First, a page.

Egyptian policeman who killed a man and caused a riot over a cup of tea gets life imprisonment
Police brutality in Egypt (Flickr)
An Egyptian police officer has been sentenced to life in prison this afternoon for shooting three people, and killing one of them, over the price of a cup of tea. The incident happened in East Cairo last April, when the policeman, Zaynham Abd al-Razaq got into an argument, having refused to pay for the drink. The altercation ended in the murder of the young tea seller with a bullet from a government-issued gun. The policeman then fled the scene.
The East Cairo Criminal Court found Abd al-Razaq guilty of one count of murder and two counts of attempted murder, and sentenced him to 25 years in prison, which is the life sentence in the country.
The result is unusual in a country where rights activists complain that police violence often goes unchallenged. Alleged police impunity in the country was a major reason for the 2011 uprising, which overthrew President Hosni Mubarak. In April, the policeman Abd al-Razaq’s actions caused locals to gather to protest, destroying his police vehicle and attacking his colleague in anger against the killing of the young man.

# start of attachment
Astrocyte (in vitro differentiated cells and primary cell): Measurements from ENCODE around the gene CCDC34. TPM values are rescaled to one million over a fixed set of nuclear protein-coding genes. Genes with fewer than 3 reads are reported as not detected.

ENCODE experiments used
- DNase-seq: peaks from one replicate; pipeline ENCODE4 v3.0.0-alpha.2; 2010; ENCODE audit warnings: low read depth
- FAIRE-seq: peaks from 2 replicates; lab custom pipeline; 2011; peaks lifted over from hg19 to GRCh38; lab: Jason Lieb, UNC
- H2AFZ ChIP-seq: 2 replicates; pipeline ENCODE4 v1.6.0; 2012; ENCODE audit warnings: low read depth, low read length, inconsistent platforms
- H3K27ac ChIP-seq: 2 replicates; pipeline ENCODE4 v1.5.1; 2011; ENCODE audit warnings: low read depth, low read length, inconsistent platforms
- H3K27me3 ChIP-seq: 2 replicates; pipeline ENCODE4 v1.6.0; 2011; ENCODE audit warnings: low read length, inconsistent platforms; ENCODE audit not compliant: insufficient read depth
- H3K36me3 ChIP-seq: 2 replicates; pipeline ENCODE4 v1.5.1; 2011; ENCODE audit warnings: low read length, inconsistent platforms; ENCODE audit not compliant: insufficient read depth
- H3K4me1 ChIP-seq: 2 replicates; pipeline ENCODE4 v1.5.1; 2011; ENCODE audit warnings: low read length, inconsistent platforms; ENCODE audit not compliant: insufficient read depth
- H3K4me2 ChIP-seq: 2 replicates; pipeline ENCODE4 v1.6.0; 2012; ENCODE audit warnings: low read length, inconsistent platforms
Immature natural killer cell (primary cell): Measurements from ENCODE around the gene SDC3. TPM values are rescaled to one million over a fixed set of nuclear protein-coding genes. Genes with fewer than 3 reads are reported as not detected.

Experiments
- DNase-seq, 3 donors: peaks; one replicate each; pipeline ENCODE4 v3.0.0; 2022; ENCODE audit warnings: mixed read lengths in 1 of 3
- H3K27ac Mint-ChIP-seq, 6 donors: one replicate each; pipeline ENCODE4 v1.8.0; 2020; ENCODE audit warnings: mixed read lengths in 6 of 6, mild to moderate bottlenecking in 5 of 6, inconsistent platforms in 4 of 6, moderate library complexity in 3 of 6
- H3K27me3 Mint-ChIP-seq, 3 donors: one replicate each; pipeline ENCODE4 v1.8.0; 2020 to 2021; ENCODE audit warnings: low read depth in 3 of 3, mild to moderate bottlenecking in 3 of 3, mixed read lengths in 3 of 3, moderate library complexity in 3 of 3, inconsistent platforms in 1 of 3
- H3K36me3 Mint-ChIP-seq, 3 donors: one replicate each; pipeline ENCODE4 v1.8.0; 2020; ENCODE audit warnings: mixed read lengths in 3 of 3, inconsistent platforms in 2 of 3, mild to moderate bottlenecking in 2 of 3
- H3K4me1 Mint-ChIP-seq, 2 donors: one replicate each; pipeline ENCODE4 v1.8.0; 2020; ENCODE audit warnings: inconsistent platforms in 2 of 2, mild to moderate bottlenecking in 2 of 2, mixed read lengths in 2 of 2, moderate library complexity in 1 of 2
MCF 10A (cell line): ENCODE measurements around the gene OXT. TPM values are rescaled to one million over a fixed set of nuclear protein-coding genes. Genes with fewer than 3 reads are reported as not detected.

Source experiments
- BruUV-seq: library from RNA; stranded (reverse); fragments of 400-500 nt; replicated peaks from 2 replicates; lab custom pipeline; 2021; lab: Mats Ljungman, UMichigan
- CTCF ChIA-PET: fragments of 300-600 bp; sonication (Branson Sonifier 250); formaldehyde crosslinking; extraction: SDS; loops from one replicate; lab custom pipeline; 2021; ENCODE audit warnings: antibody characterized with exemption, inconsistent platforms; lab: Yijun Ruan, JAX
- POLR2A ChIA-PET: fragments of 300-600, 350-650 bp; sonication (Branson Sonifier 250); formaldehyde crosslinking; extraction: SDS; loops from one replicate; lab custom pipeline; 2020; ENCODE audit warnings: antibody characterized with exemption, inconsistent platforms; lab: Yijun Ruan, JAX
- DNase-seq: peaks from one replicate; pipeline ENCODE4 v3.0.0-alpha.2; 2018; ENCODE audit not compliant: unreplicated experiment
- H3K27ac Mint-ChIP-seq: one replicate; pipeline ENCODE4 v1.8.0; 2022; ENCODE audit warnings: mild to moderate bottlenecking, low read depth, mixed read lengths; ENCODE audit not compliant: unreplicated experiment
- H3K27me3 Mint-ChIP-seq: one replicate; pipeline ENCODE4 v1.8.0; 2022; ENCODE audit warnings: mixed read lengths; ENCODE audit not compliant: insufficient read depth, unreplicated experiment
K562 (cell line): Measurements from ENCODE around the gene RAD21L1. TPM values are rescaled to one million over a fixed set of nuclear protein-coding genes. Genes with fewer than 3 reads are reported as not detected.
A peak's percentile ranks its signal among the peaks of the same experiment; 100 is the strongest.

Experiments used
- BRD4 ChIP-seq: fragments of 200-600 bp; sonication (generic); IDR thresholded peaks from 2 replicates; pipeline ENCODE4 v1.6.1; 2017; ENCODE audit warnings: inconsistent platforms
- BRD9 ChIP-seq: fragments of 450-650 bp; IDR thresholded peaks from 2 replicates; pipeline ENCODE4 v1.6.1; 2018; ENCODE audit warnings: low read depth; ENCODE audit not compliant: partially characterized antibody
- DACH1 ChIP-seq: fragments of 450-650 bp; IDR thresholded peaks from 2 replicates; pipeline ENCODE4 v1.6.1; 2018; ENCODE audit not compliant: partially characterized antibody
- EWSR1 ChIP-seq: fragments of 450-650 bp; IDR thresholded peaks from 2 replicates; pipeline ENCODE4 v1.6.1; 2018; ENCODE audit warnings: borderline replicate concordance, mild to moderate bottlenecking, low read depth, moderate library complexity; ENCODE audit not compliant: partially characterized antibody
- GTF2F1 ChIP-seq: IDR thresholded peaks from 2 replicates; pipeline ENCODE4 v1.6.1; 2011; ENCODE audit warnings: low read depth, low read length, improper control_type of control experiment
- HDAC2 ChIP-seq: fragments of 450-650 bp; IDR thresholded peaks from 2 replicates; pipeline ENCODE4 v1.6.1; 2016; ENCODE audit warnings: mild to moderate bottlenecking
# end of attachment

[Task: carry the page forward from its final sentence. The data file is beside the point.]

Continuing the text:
A previous case in which a police officer had murdered 24-year-old taxi driver over a disputed fare had resulted in the same sentence. ِA mob attacked the low-ranking officer Mustafa Mahmood Abd al-Hassan after he shot the young man from an impoverished neighborhood in the head following a heated exchange. This incident pushed President Abdel Fattah el-Sisi to introduce new laws in February to guarantee police accountability. The laws were intended to prosecute police officers who assaulted civilians.
Sisi said of the incident that "this shows that members of the police are now out of control. It's become easy for officers to use their weapons in the most unnecessary situations," Al Jazeera reported earlier this year.
It is not yet clear whether the new legislation has reduced police brutality in the country, however this most recent prosecution suggests that officers are being forced to take responsibility for their actions.
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